Applicant #2: She can borrow money at a bank but only with someone else signing the note with her. Since her credit score is 675 and below 700 she has to pay a higher interest rate because she is deemed a higher risk than someone with a 700+ credit score. She still qualified but instead of paying 4.9% on a vehicle loan, she had to pay 7.9%. The difference in these two interest rates amounts to hundreds possibly thousands of dollars over the life of the loan depending on how much she borrows and for how long. Again, just like applicant #1, she is paying more interest and less is going toward the balance of her car loan.
Applicant #3: He can borrow money at his bank without anyone signing with him. Since his credit score is in the 700’s, he is able to get the loan at 4.9% which allows him to pay his loan off quicker since less money is going towards interest. The lower interest rate allows more money to be directed toward the principal balance of his loan. Banks want his business.
This is the position you want to be in. Only by protecting your credit score can you get into a bargaining position. When you have a good (700+) to excellent (750+) credit score, banks want your business. When banks compete for your business, you have options, and having options means getting the best rate available. Having options offers you the freedom to be selective and gives you the greatest opportunity to succeed in the world of personal finances.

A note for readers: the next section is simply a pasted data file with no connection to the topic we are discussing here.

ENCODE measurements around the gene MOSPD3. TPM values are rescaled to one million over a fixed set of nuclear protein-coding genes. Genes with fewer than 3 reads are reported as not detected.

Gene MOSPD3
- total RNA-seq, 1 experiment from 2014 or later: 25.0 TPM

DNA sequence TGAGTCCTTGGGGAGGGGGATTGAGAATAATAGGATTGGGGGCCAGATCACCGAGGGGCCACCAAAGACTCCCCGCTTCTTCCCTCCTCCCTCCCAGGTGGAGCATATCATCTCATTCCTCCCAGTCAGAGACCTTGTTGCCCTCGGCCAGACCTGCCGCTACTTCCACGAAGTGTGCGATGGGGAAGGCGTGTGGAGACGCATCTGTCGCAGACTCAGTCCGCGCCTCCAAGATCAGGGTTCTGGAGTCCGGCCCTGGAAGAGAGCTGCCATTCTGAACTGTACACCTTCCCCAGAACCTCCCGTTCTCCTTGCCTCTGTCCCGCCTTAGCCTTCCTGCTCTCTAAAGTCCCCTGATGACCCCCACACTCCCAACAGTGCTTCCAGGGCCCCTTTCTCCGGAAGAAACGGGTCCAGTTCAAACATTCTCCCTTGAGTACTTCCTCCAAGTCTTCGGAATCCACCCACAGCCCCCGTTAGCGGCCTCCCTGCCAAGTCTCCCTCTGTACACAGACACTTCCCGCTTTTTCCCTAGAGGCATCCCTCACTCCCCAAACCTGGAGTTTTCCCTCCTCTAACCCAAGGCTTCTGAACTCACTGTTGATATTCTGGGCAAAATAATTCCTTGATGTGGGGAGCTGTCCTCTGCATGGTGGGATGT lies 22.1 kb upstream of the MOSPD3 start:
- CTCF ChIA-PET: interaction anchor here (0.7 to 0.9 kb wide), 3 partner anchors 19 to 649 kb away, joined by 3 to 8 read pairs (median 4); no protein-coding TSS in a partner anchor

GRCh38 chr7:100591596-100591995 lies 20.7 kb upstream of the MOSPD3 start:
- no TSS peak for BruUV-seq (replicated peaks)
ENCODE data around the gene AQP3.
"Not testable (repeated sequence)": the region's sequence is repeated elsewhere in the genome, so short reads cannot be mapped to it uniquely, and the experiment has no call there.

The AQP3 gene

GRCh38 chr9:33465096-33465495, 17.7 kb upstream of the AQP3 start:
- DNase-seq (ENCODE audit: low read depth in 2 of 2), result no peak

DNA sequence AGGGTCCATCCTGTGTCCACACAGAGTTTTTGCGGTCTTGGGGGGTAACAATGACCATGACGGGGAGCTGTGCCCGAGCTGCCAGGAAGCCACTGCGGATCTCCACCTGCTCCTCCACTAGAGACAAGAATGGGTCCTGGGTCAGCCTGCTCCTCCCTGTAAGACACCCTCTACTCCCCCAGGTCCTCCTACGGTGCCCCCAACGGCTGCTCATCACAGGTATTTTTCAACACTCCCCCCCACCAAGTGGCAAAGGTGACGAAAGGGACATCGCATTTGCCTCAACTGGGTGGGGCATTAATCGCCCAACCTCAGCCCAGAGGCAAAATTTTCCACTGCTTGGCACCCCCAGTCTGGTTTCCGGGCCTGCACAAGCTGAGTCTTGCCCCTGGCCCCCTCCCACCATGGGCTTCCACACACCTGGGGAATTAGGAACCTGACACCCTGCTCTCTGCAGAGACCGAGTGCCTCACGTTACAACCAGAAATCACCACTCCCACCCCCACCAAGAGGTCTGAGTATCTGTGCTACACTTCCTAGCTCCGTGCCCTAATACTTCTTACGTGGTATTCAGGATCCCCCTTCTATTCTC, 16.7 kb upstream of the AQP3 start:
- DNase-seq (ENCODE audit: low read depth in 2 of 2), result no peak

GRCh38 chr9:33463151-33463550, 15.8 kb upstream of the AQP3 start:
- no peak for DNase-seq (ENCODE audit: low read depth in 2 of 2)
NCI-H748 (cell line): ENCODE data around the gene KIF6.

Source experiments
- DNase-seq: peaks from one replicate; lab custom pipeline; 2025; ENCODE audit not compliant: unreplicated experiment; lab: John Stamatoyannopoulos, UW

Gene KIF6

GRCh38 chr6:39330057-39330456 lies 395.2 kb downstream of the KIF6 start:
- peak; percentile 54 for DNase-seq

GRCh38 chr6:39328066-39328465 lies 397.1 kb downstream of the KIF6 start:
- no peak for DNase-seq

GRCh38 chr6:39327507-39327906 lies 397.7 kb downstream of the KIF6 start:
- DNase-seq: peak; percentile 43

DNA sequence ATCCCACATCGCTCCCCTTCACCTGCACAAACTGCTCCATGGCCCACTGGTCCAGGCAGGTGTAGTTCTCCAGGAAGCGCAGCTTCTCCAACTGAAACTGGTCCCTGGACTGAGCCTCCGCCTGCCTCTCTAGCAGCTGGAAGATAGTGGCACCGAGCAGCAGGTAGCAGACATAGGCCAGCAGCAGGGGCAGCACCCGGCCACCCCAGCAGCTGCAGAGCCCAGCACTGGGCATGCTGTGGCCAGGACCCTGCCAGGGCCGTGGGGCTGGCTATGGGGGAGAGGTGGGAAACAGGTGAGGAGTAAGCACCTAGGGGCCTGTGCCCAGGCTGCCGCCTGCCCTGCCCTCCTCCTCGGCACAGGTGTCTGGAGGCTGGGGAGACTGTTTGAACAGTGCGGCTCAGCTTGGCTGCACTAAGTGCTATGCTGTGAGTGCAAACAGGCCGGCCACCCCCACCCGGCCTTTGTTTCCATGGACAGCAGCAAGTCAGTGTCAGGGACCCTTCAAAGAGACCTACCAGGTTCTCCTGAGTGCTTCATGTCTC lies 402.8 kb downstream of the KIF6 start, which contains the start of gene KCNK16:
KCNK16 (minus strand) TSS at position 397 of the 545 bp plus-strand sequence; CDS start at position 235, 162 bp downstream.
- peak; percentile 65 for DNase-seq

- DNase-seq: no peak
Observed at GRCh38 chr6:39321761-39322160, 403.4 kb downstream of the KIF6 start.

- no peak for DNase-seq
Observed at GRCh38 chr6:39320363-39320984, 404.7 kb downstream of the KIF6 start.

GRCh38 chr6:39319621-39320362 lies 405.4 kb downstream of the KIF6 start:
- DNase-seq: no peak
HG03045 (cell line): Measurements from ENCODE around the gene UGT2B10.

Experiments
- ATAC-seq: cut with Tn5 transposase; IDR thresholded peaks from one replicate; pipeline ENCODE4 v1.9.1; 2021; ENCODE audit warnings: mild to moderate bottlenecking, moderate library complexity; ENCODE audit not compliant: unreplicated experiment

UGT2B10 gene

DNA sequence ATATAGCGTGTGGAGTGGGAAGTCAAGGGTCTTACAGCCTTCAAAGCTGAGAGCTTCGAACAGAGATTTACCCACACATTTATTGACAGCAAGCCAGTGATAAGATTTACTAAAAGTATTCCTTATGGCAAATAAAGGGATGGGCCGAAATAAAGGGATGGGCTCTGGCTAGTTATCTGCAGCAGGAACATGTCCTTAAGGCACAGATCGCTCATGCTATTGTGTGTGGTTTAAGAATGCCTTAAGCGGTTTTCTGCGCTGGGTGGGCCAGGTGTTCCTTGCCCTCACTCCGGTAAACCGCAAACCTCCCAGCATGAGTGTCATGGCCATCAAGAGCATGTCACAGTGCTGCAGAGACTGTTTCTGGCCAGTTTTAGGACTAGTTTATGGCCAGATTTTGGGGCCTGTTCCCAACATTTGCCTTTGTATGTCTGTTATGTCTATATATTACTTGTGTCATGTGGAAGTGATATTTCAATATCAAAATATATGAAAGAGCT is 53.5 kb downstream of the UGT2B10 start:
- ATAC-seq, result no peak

Credit Score Action Plan
For everyone: It is a good idea for everyone to apply for a free credit report at www.annualcreditreport.com. You can obtain one free report per year per agency. There are three major agencies; Experian, Equifax and Transunion. Your FREE report won’t give you a credit score but will give you the history of all your accounts. Review to make sure all information is accurate. If not, call the agency and dispute the inaccurate information.
If your situation is similar to Applicant #1, find the accounts on which you have had late payments. Start with the smallest and pay it in full as quickly as possible. Go to the next one and do the same. Continue with this plan until all debts are paid in full or up to date. As you continue this process your credit score will increase. This can be a long process, but it is necessary and will be worth it in the long run. Other ways to protect your credit score are:
- Protect your sensitive information. Only apply for new credit when needed. Avoid signing up for the “20% off first purchase” deals. Every time you give out your personal information it increases the chance of identity theft.
- Don’t co-sign a loan with anyone. If you do, make sure the payments are being made. Don’t just ask the person you signed with, check with the institution that made the loan. If one payment is late it will lower the scores drastically of both you and the one you signed for.
- If you have several cards but don’t use them, consider keeping them open as closed accounts can lower your score. This is almost a “Catch-22” area so make sure your score is high enough to take a modest hit in case you want to close some of the accounts.
Above all, be aware and take care of your personal and financial information. Once your credit is damaged, it is very difficult to repair. I wish you the best in your quest of obtaining the highest credit score possible. It is a goal worth pursuing.